March 28, 2016

Alumnae Perspective: How Attending ELI and the Fellows Program Changed My Life in More Ways than One


I often hear the question, “What is your favorite part about being a sister in Alpha Phi?” Followed by answers, like “I feel at home when I am with my sisters” or “I know I am cared for and I will always have a genuine friend to lean on.” I relate closely to these two answers, but more often than not, when I am asked the same question I will always answer with:

Alpha Phi has given me more than I could have ever imagined (cliché, but true). On top of navigating college with the support of my Delta Nu chapter sisters and having the opportunity to hold several positions within my chapter, I was also accepted to attend a session of the Emerging Leadership Institute (ELI) and the Fellows Program while I was an undergrad. I like to think of these Alpha Phi leadership programs as the stepping stones or the “ladder” I climbed to becoming the woman I am today. ELI was the perfect guide to learning how to become a leader, within my chapter, undergraduate classes and the other organizations I joined as a collegian; while the Fellows Program helped me shape my leadership skills for life post-graduation. These opportunities inspired me to reach for higher professional goals and gave me the skill sets to do so. If it weren’t for the Fellows Program, I truly don’t think I would be where I am professionally and I would have missed out on the lasting Alpha Phi connections I have made.

Top 5 ways I benefited from attending ELI and Fellows Program:


  • I strengthened my communication and interviewing skills tremendously. I learned how to rattle off a 30 second elevator speech, which highlights all of my professional and leadership skills.
  • I was introduced to a network of sisters who have supported me from all over North America. Some of my best friends are Alpha Phis I met through these programs and even though we live states apart I keep in contact with these women on a daily basis and visit them as often as possible.
  • Due to the generous financial support of Alpha Phi Foundation, I was able to participate in both of these life-changing opportunities. The programs pushed me out of my comfort zone and allowed me the opportunity to travel on my own to cities I had never visited before (Indianapolis, Evanston, and Chicago).
  • I built confidence in myself and strengthened the leadership skills I knew I had, but also identified other skills that needed some work. I wasn’t ashamed to admit my weaknesses in these environments because I knew I had a team of women going through the same experience and willing to support me along the way. Imagine being in a room full of top Alpha Phi leaders from across North America, it was both motivating and inspiring.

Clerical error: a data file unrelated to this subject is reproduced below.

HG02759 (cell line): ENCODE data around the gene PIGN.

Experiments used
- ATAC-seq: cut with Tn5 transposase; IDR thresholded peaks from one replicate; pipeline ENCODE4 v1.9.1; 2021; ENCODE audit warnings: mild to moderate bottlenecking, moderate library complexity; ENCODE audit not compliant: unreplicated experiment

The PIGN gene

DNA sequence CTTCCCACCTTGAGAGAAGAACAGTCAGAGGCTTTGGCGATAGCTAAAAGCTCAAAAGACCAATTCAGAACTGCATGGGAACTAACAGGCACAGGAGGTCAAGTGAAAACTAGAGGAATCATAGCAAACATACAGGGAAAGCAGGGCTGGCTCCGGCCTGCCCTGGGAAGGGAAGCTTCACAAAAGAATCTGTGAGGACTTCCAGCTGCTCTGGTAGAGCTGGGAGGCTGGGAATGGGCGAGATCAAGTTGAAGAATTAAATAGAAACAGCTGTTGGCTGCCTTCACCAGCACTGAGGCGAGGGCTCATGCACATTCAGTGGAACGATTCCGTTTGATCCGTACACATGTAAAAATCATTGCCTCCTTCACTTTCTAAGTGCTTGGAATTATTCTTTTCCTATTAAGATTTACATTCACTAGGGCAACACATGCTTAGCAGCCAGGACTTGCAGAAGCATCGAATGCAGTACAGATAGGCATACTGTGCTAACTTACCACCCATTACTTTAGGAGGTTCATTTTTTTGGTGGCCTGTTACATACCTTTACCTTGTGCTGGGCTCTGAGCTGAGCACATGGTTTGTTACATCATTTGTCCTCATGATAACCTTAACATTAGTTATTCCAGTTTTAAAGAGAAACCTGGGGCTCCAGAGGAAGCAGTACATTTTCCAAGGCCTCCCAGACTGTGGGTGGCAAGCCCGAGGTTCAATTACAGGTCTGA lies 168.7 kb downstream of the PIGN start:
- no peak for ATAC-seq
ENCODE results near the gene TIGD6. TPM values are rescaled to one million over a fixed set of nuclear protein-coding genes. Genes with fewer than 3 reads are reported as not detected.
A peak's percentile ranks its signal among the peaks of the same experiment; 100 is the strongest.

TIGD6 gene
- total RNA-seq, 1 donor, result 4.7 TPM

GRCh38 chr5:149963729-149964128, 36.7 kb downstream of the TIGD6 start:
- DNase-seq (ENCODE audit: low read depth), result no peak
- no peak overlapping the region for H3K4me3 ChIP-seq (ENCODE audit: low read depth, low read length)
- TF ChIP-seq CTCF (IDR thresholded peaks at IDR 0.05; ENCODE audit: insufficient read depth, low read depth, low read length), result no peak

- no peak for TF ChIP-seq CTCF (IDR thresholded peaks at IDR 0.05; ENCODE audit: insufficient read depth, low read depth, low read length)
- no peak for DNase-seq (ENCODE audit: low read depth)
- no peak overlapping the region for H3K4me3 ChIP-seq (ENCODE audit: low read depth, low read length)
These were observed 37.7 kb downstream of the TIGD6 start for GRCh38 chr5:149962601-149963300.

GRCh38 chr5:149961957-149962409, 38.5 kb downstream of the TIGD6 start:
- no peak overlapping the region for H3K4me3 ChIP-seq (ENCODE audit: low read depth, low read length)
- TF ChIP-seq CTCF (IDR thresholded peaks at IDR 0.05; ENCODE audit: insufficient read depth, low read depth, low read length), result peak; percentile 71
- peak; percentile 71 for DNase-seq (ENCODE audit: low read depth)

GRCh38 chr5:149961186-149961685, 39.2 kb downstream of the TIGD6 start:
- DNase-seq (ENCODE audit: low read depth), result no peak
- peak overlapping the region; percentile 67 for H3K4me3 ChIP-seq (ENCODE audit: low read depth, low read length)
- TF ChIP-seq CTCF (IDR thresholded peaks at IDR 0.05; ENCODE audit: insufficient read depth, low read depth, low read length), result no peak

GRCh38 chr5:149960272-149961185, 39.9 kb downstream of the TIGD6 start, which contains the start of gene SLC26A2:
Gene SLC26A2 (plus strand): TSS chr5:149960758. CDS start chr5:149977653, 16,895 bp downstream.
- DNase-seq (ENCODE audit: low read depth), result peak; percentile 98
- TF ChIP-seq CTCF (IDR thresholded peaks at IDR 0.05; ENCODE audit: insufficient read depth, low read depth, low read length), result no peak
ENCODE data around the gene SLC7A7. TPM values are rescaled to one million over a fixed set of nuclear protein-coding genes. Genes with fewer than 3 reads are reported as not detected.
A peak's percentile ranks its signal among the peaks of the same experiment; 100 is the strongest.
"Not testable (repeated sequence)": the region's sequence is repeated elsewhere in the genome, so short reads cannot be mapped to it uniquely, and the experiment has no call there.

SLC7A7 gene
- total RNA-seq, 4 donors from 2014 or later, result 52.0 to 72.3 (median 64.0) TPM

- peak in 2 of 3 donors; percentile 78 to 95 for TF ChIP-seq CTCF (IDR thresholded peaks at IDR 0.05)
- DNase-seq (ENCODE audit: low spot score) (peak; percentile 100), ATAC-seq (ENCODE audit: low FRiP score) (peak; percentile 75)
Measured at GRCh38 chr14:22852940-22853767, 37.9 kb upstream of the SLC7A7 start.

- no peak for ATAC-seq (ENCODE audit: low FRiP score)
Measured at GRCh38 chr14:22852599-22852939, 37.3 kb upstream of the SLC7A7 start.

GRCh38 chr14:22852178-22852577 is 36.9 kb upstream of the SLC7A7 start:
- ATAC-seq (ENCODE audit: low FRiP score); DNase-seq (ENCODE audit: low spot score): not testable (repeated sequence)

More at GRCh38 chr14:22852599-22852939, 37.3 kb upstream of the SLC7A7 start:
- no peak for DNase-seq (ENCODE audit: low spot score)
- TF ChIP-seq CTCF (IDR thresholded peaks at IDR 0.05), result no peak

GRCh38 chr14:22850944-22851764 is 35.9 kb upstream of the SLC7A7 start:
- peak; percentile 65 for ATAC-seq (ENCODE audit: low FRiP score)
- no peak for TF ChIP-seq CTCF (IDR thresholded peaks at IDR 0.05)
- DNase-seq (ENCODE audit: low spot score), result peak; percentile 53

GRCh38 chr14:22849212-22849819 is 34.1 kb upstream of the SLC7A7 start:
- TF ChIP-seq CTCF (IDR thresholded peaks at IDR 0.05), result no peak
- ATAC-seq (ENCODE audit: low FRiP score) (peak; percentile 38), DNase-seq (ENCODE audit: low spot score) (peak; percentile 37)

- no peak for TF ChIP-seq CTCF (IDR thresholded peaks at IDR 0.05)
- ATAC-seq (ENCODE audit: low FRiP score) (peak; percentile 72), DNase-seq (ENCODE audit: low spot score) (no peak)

• I learned the true definition of what it meant to be a leader and how I could stand up for myself, strive for my goals and most importantly not be intimidated by male leaders in the work force. 
If I could give any single piece of advice to a collegiate member in Alpha Phi, it is to take advantage of these leadership programs. Or, if you’re an alumna and would like to volunteer some of your time, apply to be a facilitator (I also keep in contact with the facilitators from these programs and I can’t thank them enough for all they taught me).



The lessons I learned as a participant of these programs, still ring true in my current everyday life. Following my college graduation from the University of Maine in May 2015, I began working at Alpha Phi International’s Executive Office as a Program Coordinator. While working in this position I also manage a media production company, which I co-found as a senior in college. Working and living in one state, while running a company in another location is not the easiest thing to do as 22 year old, but the Alpha Phi Leadership Programs gave me the skill sets and confidence to meet my goals and become the young professional I am today. I am confident that the experiences I had in both the ELI and Fellows Programs helped to build a solid foundation that I build upon each day. I know that no matter where I go or what I do, the skills that I have gained will serve me well as a leader and as an Alpha Phi.

Kristen Douglass (Delta Nu-Maine)

March 23, 2016

Collegiate Perspective: Homecoming: Why it is important to remember



As according to the Oxford English Dictionary, homecoming is “the action or an act of returning to one's home, household, or native land; an arrival at home”. In a U.S. context, it is “an annual event for former (and current) students at a high school, college or university”. As collegians, many of us already hold a personal understanding of homecoming. It is the football or basketball game. It is the tailgate. It is wearing our school colors and singing our fight songs and chants in unison. It is spending time with friends, family and of course, sisters.